May 24, 2002
MEDIA CONTACT: Gary Stephenson
Hopkins To Establish Gamma Knife Center To Treat Brain Tumors, Other Brain Abnormalities
The Johns Hopkins Hospital is establishing a new $4.5 million Gamma Knife Center to provide advanced treatment for brain tumors and other neurological conditions.
The gamma knife is a highly sophisticated instrument that precisely delivers beams of gamma radiation to brain tumors or to malfunctioning regions of the brain. This treatment destroys the target while preserving the surrounding normal brain. It has proven especially effective in destroying both malignant and benign brain tumors and vascular malformations, and in the treatment of trigeminal neuralgia (facial pain), according to Jeffery Williams, M.D., director of stereotactic radiosurgery in the departments of Neurosurgery and Oncology. It is also a treatment alternative for patients with brain tumors or other neurological disorders for whom conventional surgery is not an option.
"The Johns Hopkins Hospital gamma knife program will provide effective, non-invasive, outpatient treatment for patients having vascular (blood vessel) abnormalities and a wide range of both benign and malignant brain tumors," says Dr. Williams. "The capacity to bring relief to patients having functional disorders of the brain, such as trigeminal neuralgia, is especially exciting."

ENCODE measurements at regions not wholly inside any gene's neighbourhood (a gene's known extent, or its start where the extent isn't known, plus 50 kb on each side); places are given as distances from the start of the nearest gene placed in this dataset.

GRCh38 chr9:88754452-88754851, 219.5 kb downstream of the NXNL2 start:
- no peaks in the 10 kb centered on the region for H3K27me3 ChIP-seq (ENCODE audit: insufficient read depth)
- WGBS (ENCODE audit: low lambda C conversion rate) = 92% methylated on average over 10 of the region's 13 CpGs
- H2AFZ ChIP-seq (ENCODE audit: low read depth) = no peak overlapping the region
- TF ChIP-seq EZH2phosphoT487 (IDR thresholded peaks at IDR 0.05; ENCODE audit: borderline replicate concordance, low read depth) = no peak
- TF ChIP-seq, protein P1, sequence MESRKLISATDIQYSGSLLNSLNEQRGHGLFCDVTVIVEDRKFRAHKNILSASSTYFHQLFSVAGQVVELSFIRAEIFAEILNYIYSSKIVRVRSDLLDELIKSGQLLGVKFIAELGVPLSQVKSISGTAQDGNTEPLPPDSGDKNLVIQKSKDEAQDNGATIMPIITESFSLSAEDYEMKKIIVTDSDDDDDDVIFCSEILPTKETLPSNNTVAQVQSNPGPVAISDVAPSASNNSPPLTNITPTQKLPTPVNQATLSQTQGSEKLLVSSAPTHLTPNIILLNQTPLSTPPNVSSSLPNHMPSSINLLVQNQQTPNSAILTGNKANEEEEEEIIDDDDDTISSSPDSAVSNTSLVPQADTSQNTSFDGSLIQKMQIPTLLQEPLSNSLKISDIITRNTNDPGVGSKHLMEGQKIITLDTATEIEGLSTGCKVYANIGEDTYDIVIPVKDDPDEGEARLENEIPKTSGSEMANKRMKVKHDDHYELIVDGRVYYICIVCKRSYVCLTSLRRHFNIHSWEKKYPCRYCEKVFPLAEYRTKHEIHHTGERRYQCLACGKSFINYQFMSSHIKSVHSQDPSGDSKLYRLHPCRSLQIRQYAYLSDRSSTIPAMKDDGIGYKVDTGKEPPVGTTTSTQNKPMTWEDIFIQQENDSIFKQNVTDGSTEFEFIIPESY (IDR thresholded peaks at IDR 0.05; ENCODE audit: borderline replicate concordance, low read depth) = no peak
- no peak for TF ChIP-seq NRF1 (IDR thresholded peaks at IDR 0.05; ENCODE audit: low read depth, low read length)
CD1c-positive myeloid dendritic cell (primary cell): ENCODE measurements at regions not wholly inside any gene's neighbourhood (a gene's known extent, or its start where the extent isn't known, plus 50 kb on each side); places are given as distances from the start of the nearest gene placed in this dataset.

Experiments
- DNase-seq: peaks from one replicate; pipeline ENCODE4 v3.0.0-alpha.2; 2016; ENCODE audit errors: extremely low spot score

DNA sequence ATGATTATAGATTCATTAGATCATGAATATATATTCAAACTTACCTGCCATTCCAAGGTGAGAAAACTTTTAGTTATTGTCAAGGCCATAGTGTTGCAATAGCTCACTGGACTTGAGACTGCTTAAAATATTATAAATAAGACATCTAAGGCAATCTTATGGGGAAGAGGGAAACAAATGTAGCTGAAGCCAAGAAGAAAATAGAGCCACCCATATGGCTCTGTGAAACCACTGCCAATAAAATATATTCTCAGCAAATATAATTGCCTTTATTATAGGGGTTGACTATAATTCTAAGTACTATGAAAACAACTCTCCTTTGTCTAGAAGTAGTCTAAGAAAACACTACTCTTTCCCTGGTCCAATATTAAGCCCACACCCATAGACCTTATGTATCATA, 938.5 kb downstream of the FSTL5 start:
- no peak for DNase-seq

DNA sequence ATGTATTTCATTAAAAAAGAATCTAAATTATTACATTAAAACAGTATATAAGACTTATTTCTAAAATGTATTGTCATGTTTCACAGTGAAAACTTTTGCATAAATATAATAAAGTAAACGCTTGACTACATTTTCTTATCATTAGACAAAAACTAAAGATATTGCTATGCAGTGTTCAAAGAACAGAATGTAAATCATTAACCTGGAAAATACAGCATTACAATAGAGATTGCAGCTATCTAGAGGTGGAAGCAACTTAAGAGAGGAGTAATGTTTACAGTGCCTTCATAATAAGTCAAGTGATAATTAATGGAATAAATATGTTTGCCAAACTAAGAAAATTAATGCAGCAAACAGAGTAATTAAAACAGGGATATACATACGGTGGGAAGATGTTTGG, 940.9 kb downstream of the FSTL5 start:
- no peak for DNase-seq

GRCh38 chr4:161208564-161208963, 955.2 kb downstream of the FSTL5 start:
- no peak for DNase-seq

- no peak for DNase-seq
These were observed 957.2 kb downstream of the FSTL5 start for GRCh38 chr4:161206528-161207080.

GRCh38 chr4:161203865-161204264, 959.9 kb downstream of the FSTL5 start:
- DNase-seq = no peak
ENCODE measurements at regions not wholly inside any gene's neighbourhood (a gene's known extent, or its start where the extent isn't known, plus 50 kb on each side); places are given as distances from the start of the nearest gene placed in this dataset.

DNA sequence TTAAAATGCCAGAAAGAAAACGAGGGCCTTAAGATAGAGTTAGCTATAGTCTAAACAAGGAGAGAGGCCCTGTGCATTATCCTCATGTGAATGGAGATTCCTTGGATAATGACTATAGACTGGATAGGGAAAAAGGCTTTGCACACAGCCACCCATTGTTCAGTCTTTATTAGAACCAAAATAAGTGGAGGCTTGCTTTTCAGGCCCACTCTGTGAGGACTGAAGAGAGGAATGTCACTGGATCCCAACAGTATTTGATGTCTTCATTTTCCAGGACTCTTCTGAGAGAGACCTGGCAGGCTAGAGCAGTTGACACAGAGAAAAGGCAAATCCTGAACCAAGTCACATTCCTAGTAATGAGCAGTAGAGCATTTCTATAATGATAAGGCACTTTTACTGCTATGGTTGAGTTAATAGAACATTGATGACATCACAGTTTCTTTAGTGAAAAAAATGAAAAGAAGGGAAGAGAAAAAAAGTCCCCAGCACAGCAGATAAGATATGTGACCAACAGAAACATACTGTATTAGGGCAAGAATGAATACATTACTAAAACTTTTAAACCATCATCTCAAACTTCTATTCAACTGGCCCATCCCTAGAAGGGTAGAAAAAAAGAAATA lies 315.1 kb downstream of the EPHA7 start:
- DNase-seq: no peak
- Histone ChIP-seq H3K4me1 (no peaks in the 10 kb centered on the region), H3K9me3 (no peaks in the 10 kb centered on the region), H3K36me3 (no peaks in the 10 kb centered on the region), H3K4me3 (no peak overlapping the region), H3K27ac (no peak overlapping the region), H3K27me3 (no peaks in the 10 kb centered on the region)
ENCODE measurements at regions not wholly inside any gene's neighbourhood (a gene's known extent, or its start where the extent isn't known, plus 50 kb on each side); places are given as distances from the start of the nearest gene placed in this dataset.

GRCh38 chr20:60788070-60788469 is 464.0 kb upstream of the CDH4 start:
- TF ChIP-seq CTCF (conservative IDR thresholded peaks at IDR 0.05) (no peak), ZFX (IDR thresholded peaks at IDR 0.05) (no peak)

"Because of its capacity to treat a variety of conditions, the gamma knife program will facilitate advanced treatments and collaboration among disparate disciplines including neurosurgery, radiation oncology and neurology," he adds.
Under an agreement with American Shared Hospital Services (ASHS), Hopkins will lease the gamma knife for the center, expected to open in early 2003 in the Harry and Jeanette Weinberg Building, part of the Sidney Kimmel Comprehensive Cancer Center at Hopkins, on North Broadway.
Although called the gamma "knife," the instrument actually uses no blades and in fact makes no incisions at all. It performs "surgery" using radiation that is emitted from 201 separate cobalt-60 sources. All of the radiation sources are aimed at a single point. The headpiece (stereotactic frame) attaches to the patient's head and allows precise positioning of the target site at the focal point of the radiation beams. Each individual beam provides only a relatively weak dose of radiation, but when all of the beams converge on the target site, the combination is powerful enough to destroy the abnormal tissue. Because the beams focus so tightly on the target, surrounding brain tissue remains unharmed.
The procedure is painless. Although the entire process generally takes several hours, the actual treatment phase only lasts about 15 minutes to an hour, depending on the size of the abnormality being treated. After the patient is fitted with the headpiece under local anesthesia with mild sedation, CT or MRI scans (or angiograms, if the problem is vascular) determine the precise location of the tumor or abnormality. The computerized treatment-planning system automatically positions the path of the beams so that they converge only on the targeted site. After the treatment, patients usually return home the same day.